A Dinner Recipe Of High Potassium Foods

We have been writing about the high potassium foods my wife used to reverse her osteoporosis. The past two posts included the items in her typical breakfast and lunch. Today we discuss the food items in her typical dinner.

As with lunch and breakfast, the vegetables and fruits are the natural foods. They are not canned or even frozen. Canned foods are very likely to be high in sodium. If you use canned or frozen vegetables or fruit be sure they are low or no sodium. The goal of a high potassium diet is to have a 3 to 1 or better ratio of potassium to sodium. The potassium goal for a day is about 4700 mg or more, and the sodium amount is less than 1500 mg.

Dietary Considerations

There are more considerations in a diet than just the potassium and sodium. But many of the other considerations do not have strong evidence about the effect of the food component. The effect of potassium and sodium is so strong that the Institute of Medicine has recommended the values quoted in the previous paragraph at this link.

Another recommendation that has strong evidence is to limit the amount of saturated fat you take in daily. It would be very difficult to avoid all saturated fat, but it should be kept to a minimum. Preferably it should supply less than 10% of your total daily calories. Although there are some studies claiming that there is no harm in getting a lot of saturated fat, there is so much evidence to the contrary that these claims are highly doubtful.

Since most of the dietary saturated fat comes from animal sources, my wife gets most of her animal protein from sources low in saturated fat, and limits the amount of animal products eaten. Her main sources of animal protein are yogurt, eggs, poultry and fish. These all can supply animal protein with little saturated fat.

Today's dinner includes chicken, which has 154 mg of potassium and 44 mg of sodium. The saturated fat content is low. It is important that the meat is not injected with sodium. Many cuts of meat are injected with sodium to allow longer shelf life, even if frozen. Check the chicken you buy for the amount of sodium.

What The Tables Show

The first table below shows the milligrams of potassium and sodium, and the calories that she gets in the dinner. Included in the second table is her after-dinner snack of strawberries and nuts, as well as the dried fruit and nuts she has in the mid-afternoon.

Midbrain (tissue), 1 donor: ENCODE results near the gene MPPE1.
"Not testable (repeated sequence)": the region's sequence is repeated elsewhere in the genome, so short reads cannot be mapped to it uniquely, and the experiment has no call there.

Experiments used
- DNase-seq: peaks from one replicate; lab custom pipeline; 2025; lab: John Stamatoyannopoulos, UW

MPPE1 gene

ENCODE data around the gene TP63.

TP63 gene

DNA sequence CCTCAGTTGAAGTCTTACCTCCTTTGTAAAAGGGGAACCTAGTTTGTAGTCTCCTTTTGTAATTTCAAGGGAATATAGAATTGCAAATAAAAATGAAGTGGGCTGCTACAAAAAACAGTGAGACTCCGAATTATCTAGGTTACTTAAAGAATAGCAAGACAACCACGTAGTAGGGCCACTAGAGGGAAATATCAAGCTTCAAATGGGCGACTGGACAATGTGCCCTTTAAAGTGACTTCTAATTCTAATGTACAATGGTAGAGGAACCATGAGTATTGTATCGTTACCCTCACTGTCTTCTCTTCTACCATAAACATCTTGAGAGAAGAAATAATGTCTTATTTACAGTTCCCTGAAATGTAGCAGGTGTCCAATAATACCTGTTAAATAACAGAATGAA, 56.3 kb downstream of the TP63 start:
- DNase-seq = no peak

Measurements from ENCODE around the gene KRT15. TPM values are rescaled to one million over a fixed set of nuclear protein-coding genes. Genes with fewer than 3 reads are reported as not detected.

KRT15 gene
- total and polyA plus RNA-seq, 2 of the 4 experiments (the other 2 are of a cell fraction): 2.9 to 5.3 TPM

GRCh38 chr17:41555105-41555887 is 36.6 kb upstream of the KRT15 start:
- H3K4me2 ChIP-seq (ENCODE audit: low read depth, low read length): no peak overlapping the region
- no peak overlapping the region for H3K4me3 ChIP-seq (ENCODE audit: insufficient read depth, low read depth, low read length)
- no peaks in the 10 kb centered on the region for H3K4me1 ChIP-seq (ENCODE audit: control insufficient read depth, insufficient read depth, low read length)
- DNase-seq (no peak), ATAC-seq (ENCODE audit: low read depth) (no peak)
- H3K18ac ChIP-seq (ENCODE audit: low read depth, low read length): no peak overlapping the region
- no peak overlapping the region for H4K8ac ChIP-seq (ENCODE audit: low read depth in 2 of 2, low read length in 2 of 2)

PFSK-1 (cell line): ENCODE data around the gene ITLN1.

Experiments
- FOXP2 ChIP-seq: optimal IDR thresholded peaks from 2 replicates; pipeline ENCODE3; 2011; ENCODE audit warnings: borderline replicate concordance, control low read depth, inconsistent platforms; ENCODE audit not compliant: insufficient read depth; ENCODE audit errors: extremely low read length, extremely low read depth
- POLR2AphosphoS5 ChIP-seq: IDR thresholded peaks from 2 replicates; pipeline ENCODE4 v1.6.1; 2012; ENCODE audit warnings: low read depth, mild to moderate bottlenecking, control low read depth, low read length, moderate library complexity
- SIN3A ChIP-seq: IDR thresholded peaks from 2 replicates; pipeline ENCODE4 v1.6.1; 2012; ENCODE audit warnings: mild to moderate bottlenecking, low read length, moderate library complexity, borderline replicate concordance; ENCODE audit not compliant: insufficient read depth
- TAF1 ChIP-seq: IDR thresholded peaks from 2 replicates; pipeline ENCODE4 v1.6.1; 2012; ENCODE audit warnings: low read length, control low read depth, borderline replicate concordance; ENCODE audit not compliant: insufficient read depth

The main source of potassium at dinner comes from the vegetables and fruit at dinner. The spices used for seasoning add a fair amount also. The afternoon and evening snacks add a lot of potassium in the nuts and dried fruit.

The photo does not include the coffee, nuts, and strawberries she eats after the meal. It also does not include the coffee, dried fruit and nuts she has as a mid-afternoon snack.

Dinner Recipe

Broccoli, steamed 2/3 cup
Onion 1 slice, chopped
Garlic clove 1 clove, chopped
Baked potato 1/2 medium size potato, chopped
Sweet pepper 1 pepper, sliced
Tomato 1 tomato, sliced
Chicken, roasted 1 tender
Olive oil 1 tbsp
Turmeric 1 tsp
Paprika 1 tsp

After Dinner Snack

Coffee 1 cup
Strawberries 3 large strawberries
Walnuts 1/2 oz
Almonds 1/2 oz

Mid-afternoon Snack

Dried fruit 3 pieces
Cashews 1/2 oz
Macadamia nuts 1/2 oz

Dinner
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Snacks
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Other Food Tables

The tables we have included for these meals are to show how easily you can achieve the goals in the Institute of Medicine's guidelines. The key is to be aware of the potassium and sodium values of different foods. The food tables on this site should allow you to plan meals with a wide variety of foods to achieve the same type of results with other high potassium foods. A list of the food tables and other posts is here, or you can click on the List of Posts tab at the top of the page.

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